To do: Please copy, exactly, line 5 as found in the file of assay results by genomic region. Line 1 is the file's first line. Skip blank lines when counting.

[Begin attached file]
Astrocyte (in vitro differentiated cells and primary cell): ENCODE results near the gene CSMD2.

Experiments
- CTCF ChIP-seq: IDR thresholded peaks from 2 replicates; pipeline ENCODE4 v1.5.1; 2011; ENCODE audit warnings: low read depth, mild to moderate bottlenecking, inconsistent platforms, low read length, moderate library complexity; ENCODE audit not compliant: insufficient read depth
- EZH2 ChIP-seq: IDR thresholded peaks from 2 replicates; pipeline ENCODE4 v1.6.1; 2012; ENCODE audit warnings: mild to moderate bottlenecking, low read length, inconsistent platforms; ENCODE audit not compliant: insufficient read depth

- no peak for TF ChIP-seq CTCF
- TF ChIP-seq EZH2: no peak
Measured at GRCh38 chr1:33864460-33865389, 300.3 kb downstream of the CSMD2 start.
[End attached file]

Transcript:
- no peak for TF ChIP-seq CTCF